This is now Cameron’s name.
Sometimes you need to hang on to someone else’s hope, someone else’s peace and sanity while yours is under siege. Do it. Courage, hope, faith, sanity, peace… they all come and go. Borrow them from someone else’s supply until your own comes back in.
I call this piece “The Pill Perspective.”
For those of us who suffer from an invisible disease or illness,
sometimes it’s hard to visually show others what we go through.
We may look okay on the outside,
but inside were full of pain,
and usually a lot of pills.
This piece represents all the failed medications,
all the misguided medical advice,
all the pills that we’ve swallowed to no avail,
all the pills we swallowed that made us sick,
or made us want to kill ourselves.
Who those are don’t suffer from an illness,
i hope this can give you a new way to look at what we go through.
Artists note: Please don’t suggest medications to me,
because we they will turn them into art projects when they fail to help.
Trigger warning for talk of sexual assault, rape culture, etc.
Me at Take Back the Night, Oregon State University, 4/17/2013
I’m not sure how to put into words what Take Back the Night means to me. Leaving the march yesterday, I felt courage and strength that I haven’t felt in over a year when it was taken away from me on a summer night by someone who will go unpunished.
I am another tally mark, another statistic for the books on the realities of sexual assault. And I too have been failed by this society that is so blinded by rape culture that the truth cannot be seen.
Those I consider my friends asked if I remember it ‘right’, if I maybe was just too drunk and confused. They wanted to know if I had flirted with him earlier in the night. Eventually they didn’t ask anything at all, wanting it to be gone from their minds when it was the only thing that filled mine. My boyfriend found out months later and our relationship quickly shattered into a million little pieces. He didn’t know how, or frankly want to, deal with the baggage. The police questioned what I was wearing and how much I had to drink. They forgot about my case, calling me months later with no progress made.
And I began to blame myself. I lived with the shadow of sexual assault over my head for seconds, minutes, days, weeks, months.
Now, it’s been over a year. My life is forever changed by that night, but undeniably a part of who i’ve become. I am now a Sexual Violence Prevention and Education Peer Educator on my campus. I work to change the dialogue surrounding this issue. I work to educate my peers on what sexual violence looks like, and how it can be prevented. I believe that one act of sexual violence is one too many, and if my work can prevent even one act — then my job has been done.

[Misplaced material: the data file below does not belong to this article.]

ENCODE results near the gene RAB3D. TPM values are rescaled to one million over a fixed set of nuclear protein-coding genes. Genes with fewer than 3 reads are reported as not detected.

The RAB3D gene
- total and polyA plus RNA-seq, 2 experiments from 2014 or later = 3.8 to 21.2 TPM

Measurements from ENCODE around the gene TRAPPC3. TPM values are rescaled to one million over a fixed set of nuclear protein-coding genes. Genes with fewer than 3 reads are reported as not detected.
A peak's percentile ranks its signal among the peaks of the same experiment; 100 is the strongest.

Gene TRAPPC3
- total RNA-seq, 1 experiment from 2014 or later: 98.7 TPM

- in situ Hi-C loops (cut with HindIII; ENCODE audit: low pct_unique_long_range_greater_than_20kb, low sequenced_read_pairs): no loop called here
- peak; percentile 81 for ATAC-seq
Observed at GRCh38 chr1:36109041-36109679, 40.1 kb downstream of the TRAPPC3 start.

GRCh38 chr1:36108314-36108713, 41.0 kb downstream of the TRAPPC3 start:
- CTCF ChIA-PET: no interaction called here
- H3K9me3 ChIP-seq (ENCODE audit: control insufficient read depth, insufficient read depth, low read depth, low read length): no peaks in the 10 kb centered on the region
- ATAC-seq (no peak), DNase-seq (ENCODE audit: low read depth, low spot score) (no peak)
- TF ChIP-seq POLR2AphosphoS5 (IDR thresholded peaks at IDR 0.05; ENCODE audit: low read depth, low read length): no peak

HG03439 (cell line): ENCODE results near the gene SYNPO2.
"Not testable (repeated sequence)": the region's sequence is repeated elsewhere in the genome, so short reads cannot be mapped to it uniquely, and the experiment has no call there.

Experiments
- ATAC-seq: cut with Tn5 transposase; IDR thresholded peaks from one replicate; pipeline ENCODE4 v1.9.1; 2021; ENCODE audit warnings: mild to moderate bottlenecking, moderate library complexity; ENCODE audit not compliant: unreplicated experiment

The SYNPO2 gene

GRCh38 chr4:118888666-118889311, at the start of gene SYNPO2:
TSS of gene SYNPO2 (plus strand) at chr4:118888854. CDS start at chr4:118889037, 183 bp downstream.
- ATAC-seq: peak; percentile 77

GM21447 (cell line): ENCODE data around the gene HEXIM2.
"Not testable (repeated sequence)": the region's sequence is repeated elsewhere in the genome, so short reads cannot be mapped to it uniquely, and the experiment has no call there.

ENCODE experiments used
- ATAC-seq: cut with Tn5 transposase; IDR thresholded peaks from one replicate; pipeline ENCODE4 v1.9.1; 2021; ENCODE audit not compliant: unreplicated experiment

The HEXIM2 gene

That is why I set out to plan Take Back the Night. I wanted to educate my peers on the realities of sexual assault and empower them to feel safe in our community.
I didn’t know that looking out into the crowd of survivors and allies marching silently with their candles would make me feel so strong. I didn’t know that hearing everyone chant in unison through the streets would make me feel so liberated. I spent so much time after that night last summer feeling alone — but with a crowd of allies uniting together behind me, I finally felt the shadow looming over me break away. I finally had courage and strength that was taken away over a year ago. Last night, I reclaimed the night, but I also reclaimed myself.
I feel so strongly that sexual assault is an issue that affects everyone, whether you experience it or not. It is an issue that needs to be talked about in order for the culture to change, and because of that I broke my silence. I will continue to educate. I will continue to talk about it. I will continue to work towards ending sexual violence because one act is one too many.
First off…I’m bawling after reading this, because it’s like the original poster crawled inside my brain & these words are what came out.
Nobody should have stories like the one told above, but I hear them over & over & over. So many people are too scared to speak, because they know what may happen if they do. I only started talking about ‘it’ after I met & got support from some simply amazing human beings. (And yes, at least half of said human beings are people I met here in the world of Tumblr.) And I’ve gotta agree, that moment when you realize you’re not totally alone in a very special, shameful part of hell, something changes.
I talk about the things I talk about even when they are heavy/difficult because I always hope that somewhere, somehow it helps a person see they’re not all alone in their fight. And even if it only helps one person, it’s worth it.